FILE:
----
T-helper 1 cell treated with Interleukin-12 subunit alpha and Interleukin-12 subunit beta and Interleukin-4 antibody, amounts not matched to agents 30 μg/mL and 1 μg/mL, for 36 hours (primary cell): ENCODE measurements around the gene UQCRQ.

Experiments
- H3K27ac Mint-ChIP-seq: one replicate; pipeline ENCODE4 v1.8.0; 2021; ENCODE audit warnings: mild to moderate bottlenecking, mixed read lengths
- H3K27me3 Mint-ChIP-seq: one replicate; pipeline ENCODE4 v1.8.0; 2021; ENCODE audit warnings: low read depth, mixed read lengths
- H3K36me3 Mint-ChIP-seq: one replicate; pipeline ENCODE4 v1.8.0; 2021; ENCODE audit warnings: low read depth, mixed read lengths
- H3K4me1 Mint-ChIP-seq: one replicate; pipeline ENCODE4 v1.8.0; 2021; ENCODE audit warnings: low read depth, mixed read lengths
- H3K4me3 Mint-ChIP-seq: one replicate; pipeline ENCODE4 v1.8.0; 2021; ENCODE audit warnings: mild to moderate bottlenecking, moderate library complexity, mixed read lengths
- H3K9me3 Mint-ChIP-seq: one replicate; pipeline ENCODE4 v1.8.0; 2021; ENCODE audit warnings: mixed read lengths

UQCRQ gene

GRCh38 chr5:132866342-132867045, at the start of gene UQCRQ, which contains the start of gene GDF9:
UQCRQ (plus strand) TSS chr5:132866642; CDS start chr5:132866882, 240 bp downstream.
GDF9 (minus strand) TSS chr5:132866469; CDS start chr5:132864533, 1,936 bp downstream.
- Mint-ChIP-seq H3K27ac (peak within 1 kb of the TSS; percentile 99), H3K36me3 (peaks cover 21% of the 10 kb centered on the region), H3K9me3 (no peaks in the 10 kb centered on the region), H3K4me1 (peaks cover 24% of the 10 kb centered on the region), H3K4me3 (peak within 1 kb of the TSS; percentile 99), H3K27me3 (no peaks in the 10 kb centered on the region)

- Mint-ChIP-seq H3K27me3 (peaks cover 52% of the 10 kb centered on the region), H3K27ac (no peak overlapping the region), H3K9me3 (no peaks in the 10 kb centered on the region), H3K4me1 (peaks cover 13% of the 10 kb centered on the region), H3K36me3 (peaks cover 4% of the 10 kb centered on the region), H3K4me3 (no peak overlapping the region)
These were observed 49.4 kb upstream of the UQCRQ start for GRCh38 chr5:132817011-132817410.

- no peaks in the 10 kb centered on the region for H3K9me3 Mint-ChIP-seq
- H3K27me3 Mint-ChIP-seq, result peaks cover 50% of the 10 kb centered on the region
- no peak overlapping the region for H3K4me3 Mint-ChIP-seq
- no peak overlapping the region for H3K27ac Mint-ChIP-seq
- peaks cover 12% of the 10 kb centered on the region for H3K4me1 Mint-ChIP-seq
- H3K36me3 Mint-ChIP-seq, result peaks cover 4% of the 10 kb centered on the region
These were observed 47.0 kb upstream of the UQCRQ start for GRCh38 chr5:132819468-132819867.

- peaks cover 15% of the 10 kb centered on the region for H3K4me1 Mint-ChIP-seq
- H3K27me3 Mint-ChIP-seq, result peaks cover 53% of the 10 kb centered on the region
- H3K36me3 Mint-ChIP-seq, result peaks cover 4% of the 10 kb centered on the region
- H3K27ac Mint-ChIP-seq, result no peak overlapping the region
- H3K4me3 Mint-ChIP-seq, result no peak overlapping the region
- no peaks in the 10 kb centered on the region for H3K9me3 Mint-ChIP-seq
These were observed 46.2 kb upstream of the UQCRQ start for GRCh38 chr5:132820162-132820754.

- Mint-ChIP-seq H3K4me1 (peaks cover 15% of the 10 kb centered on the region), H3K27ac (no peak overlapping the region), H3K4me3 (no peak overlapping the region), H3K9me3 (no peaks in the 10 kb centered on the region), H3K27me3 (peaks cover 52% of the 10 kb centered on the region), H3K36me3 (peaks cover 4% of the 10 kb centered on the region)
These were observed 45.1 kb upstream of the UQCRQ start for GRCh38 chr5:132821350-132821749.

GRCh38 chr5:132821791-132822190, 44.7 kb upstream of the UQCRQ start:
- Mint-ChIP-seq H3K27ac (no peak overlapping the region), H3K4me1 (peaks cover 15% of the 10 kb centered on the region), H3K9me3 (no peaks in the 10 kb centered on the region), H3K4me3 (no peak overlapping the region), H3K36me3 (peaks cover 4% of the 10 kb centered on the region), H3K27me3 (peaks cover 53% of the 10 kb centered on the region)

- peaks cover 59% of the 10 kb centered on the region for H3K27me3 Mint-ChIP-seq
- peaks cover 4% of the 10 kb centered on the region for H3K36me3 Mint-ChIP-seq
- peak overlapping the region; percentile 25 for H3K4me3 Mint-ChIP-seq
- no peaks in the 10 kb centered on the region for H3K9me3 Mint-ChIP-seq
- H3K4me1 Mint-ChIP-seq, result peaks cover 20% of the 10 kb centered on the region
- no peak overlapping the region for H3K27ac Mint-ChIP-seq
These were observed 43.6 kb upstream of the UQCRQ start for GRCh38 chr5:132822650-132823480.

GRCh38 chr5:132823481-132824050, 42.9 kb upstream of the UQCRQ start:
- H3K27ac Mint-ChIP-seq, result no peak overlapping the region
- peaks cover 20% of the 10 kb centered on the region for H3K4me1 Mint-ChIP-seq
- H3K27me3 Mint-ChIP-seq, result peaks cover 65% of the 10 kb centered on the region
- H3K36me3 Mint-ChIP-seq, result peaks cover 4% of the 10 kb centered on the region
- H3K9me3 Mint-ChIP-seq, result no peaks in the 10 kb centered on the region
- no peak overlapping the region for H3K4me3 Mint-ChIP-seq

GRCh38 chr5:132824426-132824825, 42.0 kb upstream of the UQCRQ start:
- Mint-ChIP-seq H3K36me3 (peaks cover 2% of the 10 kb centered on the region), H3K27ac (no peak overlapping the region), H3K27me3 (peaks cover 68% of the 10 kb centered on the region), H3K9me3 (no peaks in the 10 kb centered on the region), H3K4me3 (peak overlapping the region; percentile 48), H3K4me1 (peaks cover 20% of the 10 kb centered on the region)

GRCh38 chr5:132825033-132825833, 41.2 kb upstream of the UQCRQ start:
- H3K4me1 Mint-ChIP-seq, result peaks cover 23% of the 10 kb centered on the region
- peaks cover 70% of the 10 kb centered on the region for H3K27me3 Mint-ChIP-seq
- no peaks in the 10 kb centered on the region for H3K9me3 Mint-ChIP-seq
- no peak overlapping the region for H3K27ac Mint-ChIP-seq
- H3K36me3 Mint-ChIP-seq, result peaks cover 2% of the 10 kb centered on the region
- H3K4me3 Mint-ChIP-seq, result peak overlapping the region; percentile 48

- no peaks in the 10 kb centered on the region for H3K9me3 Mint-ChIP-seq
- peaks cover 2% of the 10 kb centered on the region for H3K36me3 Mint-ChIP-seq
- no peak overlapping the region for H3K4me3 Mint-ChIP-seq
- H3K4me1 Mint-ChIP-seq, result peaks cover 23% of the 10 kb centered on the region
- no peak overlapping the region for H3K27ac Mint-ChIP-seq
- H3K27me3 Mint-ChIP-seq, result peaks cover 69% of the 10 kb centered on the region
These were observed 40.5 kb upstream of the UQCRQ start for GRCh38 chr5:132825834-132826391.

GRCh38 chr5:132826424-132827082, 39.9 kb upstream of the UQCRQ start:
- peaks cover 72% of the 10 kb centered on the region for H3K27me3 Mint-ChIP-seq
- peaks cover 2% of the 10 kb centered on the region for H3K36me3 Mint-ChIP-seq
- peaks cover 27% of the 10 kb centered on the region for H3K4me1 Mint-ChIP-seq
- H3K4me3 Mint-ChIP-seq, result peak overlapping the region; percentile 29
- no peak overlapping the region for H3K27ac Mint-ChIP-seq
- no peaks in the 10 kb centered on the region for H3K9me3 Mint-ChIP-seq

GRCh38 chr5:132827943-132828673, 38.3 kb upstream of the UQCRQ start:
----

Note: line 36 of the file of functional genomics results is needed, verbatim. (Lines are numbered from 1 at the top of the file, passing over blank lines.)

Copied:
- peak overlapping the region; percentile 25 for H3K4me3 Mint-ChIP-seq